Kerns regains two-shot lead at Ohio Amateur
By RUSTY MILLER
AP Sports Writer
WORTHINGTON — Nathan Kerns knows they don’t give out any awards for leading the Ohio Amateur — at least until the end.
But he’s still pleased to be sitting atop the leaderboard by two shots heading into the final 18 holes.
“It’s where everybody in the field wants to be after three rounds,” he said. “There’s always pressure on the leader, to see how he does. But I like my position.”
He should. He’s got the inside track in the 116th edition of the tournament after Thursday’s third round at Brookside Golf & Country Club.
The Marshall University senior-to-be from Ironton rebounded from a rocky patch to post four birdies coming home in a 4-under 68 that matched the day’s low round. He stands at 8-under 208, two strokes clear of Bill Williamson.
Williamson birdied holes 8 and 9 — while playing partners Kerns and Nathan Clark were each putting up two bogeys.
But the 21-year-old Kerns showed some resolve on the back nine.
“I bounced back. So it felt good,” he said. “I started hitting the ball a little bit better on the back nine and making some putts.”
Williamson, a 35-year-old attorney from Cincinnati, was asked what stood out about Kerns’ game.
“Sometimes that’s the mark of a great golfer — they’re boring,” he said after shooting a 71. “They’re boring good, that’s sort of him. He hits fairways and greens and then he made a couple of putts that maybe surprised him. But that’s going to happen. I can’t say I haven’t had a couple of those, too.”
Kerns saved par with an up-and-down at the 10th hole to avoid extending his string of bogeys. He then birdied holes 11, 12, 14 and 15 in a backside 32.
He vows that he won’t have a difficult night sleeping on the lead. Nor will he change his approach in the final round.
“My take on it is I’ve always just tried to go out and play the course when I’m in this position,” he said. “I won’t worry about anybody else until I need to, really — maybe the last couple of holes. You always have an idea where your competitors are, but I’ll pay more attention to myself.”
Williamson had a two-shot lead at the turn, but didn’t have much happen coming down the stretch.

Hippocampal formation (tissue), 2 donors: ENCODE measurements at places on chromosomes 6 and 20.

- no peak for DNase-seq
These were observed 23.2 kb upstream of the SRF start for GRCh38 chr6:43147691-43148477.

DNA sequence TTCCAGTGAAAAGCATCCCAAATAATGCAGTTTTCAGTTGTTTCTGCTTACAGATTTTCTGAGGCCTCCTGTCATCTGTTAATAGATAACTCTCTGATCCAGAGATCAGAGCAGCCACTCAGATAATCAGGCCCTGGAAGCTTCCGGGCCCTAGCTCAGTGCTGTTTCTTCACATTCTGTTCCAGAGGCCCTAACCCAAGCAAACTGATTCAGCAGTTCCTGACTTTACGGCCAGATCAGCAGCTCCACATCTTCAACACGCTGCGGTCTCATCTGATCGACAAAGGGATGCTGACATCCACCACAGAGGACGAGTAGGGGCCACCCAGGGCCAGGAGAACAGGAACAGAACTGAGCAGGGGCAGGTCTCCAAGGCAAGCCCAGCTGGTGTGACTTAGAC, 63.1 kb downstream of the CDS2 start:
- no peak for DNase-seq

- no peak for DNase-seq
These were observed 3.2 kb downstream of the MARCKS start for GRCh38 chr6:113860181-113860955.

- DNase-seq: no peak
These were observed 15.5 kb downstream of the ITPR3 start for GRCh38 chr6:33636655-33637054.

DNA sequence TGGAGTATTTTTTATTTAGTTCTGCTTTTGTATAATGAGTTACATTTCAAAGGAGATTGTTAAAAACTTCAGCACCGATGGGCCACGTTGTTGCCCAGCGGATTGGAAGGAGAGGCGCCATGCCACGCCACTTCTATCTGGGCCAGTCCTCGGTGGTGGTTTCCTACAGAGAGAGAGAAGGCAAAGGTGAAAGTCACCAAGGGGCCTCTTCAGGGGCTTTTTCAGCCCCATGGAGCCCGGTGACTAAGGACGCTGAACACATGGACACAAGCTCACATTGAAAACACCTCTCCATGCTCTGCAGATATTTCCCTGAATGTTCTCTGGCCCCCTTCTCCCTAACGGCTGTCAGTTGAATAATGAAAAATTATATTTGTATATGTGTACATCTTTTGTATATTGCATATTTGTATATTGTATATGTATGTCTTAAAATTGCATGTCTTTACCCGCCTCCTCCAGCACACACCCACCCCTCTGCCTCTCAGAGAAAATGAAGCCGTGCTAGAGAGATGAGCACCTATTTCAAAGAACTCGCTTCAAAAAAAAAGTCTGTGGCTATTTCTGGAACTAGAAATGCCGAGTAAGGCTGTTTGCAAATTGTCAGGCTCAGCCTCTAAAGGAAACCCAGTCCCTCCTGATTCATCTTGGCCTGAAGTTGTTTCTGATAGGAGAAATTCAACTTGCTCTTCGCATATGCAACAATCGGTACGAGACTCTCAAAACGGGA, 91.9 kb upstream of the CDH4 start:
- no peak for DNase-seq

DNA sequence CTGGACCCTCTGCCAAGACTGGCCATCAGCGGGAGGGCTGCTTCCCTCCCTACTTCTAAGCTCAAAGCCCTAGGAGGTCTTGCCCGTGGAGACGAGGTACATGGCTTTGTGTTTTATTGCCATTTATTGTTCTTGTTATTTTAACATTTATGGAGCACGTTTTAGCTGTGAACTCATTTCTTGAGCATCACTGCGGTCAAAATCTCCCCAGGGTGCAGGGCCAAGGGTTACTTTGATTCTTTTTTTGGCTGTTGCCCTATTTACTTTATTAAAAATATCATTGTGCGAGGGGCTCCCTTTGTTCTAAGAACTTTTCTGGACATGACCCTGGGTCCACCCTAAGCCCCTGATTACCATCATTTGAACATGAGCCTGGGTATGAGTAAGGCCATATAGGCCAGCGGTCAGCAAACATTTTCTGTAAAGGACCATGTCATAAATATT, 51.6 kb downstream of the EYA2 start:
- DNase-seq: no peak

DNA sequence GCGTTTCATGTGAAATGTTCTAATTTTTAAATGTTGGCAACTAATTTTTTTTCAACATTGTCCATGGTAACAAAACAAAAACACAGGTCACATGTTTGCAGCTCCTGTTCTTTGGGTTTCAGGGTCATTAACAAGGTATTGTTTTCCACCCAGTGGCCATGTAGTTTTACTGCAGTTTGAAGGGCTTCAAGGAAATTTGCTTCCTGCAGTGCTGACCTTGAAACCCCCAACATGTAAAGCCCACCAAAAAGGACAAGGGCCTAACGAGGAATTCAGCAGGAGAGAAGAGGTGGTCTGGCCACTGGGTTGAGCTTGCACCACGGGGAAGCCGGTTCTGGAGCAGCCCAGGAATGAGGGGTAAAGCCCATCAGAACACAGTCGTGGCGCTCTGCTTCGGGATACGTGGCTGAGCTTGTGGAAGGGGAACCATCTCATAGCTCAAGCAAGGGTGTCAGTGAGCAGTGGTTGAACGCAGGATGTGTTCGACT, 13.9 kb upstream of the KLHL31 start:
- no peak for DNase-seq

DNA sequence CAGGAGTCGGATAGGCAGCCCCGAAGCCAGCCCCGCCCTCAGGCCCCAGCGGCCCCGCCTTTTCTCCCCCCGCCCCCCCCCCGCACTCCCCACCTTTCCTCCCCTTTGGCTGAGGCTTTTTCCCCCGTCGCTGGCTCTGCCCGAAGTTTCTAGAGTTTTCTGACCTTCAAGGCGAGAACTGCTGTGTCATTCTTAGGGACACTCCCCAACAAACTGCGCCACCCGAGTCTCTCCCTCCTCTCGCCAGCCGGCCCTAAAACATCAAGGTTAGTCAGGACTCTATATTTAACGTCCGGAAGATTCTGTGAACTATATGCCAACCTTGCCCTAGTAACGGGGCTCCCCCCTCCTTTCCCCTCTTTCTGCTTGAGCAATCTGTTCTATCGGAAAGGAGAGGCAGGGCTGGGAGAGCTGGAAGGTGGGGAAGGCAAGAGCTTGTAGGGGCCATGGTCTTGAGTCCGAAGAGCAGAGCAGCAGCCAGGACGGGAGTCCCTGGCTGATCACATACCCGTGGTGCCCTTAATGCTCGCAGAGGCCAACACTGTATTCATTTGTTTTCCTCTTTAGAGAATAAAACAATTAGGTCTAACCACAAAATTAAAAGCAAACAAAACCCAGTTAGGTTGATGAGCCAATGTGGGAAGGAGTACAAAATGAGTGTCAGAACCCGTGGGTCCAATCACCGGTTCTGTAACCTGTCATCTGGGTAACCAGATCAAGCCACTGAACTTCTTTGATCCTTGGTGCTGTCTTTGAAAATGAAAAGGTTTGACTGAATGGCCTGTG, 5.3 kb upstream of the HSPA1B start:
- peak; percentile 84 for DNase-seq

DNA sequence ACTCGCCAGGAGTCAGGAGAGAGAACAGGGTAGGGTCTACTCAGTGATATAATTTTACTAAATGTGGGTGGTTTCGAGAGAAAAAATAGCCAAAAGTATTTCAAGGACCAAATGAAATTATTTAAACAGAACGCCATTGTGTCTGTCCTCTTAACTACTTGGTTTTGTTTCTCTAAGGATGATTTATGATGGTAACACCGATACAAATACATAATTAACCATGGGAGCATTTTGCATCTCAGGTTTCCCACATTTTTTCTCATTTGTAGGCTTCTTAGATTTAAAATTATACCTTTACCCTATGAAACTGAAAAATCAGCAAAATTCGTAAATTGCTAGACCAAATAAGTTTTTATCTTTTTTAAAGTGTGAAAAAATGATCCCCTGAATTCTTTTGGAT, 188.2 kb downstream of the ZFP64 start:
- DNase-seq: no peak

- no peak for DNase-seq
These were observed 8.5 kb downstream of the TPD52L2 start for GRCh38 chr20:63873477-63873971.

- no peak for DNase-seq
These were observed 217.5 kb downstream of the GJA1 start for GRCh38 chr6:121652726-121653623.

“I don’t feel like I played very well, so to break par is not bad,” he said. “The putter went a little cold on the back side. I was struggling to find shots to fit my eye. And I hit a couple of shots that were a little loose.”
Williamson said he would not alter his mindset playing head-to-head with Kerns. He won’t take unnecessary chances, won’t try daring shots. He’ll just try to find an edge somewhere.
Another two shots back is David Haley, a University of Minnesota senior from Hilliard. He’s never finished higher than 21st in six starts in the Ohio Am, but did put together his own 68, which included seven birdies, a double and a bogey.
“I knew if I could get it going for four rounds and play my game and play consistently that I would have a chance on Friday,” he said of his chances.
Playing at Brookside in a tournament that has been won twice each by Arnold Palmer, John Cook and Ben Curtis was enough to get his juices flowing.
“It’s a big deal. There’s a few tournaments in the summer that stand out and this is the one,” said the former state medalist in high school. “The state amateur is so prestigious.”
Haley was tied for 25th and tied for 15th after shooting 72 in each of the first two rounds.
Clark, who began the day tied for the lead with Williamson, lapsed to a 74 to get to 213. The 26-year-old senior at Lindsey Wilson College in Columbia, Ky., had makeable birdie putts on five of the first six holes but didn’t convert.
He said he hoped to find the range with his putter. If the Dublin resident is in the hunt, he’s ready to start shooting for pins in the final round.
“We’ll just see how it goes,” he said. “If I get to the back nine and I’m 1 over, of course I’ll switch it into overdrive and try to birdie every hole.”
Tied for fifth at 214, six shots back, are Youngstown State’s Dennis Holub (71) and former Ohio State players Scott Anderson (71) and Alex Redfield (73).
Two Brookside members, Kevin Grabeman (72) and Matt Beckett (73) were at 215. Defending champion Korey Ward, a Xavier player from West Chester, shot a 69 and was in the pack at 216.
Michael Bernard, who at 16 became the youngest Ohio Am winner in 2010, is nine shots back of Kerns and knows he has to make a big move.
“I’m going to have to shoot probably 6 under tomorrow to be in it,” said the incoming Ohio State freshman from Huber Heights. “It’s possible, but I have to play really good.”
Another teenager did, at least on the 16th hole. Upper Arlington’s Justin Wick, the youngest player in the field at 15, aced the 180-yard hole with an 8 iron. But he finished with a 79 and missed the cut of 222.
Kerns’ biggest wins have been in the state junior tournament and this summer’s Mid-Ohio Amateur. He plans to follow the same strategy in the final round as he did in those victories.
“My thought today was to fire at the pin if I had the (right) club in my hands. It was basically picking my spots in terms of being aggressive,” he said. “When you’ve got a midiron in your hands, put it in the center of the green and give your putter a chance.”
In other words, be boring good.